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animal_companions._pets_and_social_change_in_eighteenth-century_britain [2019/04/22 06:59]
animal_companions._pets_and_social_change_in_eighteenth-century_britain [2020/01/29 07:57] (current)
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|=====Tague, I. H. (2015). "||=====Tague, I. H. (2015). "|
|+||Although pets existed in Europe long before the eighteenth century, the dominant belief was that pet keeping was at best frivolous and at worst downright dangerous. In Animal Companions, Ingrid Tague explores the eighteenth-century conversation about the presence of pets in British society and the ways in which that conversation both reflected and shaped broader cultural debates. Tague argues that pets, as neither human nor fully part of the natural world, offered a unique way for Britons of the eighteenth century to articulate what it meant to be human and what their society ought to look like.|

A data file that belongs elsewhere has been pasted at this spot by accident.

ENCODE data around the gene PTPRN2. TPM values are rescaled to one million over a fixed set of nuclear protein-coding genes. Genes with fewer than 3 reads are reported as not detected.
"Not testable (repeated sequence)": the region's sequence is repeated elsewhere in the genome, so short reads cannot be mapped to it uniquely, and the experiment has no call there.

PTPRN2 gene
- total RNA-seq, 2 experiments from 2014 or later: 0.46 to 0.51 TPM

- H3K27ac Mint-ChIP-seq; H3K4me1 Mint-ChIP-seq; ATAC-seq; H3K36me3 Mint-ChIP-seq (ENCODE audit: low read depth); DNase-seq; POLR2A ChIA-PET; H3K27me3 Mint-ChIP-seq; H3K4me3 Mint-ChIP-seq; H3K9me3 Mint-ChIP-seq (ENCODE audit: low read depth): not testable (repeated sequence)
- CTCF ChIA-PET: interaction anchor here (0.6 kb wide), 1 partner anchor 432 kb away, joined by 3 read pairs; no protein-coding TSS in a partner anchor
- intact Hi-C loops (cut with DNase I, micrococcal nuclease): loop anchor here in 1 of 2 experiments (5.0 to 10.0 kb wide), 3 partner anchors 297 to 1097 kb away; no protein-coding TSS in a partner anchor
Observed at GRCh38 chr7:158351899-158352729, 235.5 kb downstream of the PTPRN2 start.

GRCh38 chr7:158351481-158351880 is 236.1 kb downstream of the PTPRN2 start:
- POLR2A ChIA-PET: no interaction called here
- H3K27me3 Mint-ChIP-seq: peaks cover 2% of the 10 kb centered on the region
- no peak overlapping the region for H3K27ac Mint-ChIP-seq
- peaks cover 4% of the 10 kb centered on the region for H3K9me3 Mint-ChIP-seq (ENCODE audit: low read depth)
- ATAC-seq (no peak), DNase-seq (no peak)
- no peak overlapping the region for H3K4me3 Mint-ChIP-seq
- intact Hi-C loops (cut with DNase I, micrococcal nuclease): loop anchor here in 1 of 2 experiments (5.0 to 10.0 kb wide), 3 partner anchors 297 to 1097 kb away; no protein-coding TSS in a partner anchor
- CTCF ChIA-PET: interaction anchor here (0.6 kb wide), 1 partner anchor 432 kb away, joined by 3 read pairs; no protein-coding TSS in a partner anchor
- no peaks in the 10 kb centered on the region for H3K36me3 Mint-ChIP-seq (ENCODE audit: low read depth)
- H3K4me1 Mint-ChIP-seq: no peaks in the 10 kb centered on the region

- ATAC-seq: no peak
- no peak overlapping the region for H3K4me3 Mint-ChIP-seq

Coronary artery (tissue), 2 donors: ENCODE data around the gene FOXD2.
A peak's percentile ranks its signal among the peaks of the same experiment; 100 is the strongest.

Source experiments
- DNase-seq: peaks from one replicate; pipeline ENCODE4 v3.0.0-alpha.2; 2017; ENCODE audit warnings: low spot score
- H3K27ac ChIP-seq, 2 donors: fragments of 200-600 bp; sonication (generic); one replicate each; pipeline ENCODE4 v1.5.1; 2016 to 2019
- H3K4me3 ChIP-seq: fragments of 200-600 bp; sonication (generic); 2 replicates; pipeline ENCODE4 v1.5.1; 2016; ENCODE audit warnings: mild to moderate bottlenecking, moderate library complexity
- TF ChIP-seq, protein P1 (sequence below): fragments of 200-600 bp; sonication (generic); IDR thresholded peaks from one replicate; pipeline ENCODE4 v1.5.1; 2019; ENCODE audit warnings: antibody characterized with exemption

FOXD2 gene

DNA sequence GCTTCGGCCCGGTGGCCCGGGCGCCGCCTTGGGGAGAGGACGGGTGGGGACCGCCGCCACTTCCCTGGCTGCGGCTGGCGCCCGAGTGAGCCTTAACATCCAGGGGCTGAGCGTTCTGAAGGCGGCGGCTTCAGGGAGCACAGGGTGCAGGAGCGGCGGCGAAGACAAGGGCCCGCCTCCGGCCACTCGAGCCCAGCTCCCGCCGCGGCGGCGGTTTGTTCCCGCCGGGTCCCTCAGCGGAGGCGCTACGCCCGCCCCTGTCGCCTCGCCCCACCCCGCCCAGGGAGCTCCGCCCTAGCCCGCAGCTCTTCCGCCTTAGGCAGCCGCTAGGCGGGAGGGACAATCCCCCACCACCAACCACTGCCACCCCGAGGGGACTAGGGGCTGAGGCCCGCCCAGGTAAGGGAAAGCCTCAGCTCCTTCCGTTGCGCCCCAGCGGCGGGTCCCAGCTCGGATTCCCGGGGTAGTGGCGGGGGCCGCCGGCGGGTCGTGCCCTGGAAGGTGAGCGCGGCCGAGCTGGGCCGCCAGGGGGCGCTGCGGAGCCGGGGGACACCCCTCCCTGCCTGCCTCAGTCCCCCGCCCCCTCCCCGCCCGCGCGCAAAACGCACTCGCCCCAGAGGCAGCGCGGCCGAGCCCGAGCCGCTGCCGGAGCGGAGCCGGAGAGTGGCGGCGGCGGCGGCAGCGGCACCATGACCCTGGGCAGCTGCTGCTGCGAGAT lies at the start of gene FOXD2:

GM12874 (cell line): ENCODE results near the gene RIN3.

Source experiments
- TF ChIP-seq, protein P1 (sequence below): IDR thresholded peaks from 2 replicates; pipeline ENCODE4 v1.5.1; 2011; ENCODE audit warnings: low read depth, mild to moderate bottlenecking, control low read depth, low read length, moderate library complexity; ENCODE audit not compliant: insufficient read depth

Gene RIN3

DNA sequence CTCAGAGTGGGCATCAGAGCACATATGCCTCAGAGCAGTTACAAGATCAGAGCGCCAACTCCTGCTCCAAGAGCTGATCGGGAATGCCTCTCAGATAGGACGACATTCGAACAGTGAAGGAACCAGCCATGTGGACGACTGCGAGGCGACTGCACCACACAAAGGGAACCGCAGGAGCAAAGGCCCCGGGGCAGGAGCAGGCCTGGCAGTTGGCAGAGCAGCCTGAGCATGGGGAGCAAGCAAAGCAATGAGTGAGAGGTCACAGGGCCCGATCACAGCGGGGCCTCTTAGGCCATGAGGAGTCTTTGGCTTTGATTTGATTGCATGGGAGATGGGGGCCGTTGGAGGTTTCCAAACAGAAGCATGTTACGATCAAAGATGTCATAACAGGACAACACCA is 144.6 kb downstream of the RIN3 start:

|+||Having emerged from the Malthusian cycle of dearth and famine at the end of the seventeenth century, England became the wealthiest nation in Europe, with unprecedented access to consumer goods of all kinds. And closely connected with these material changes was the Enlightenment,|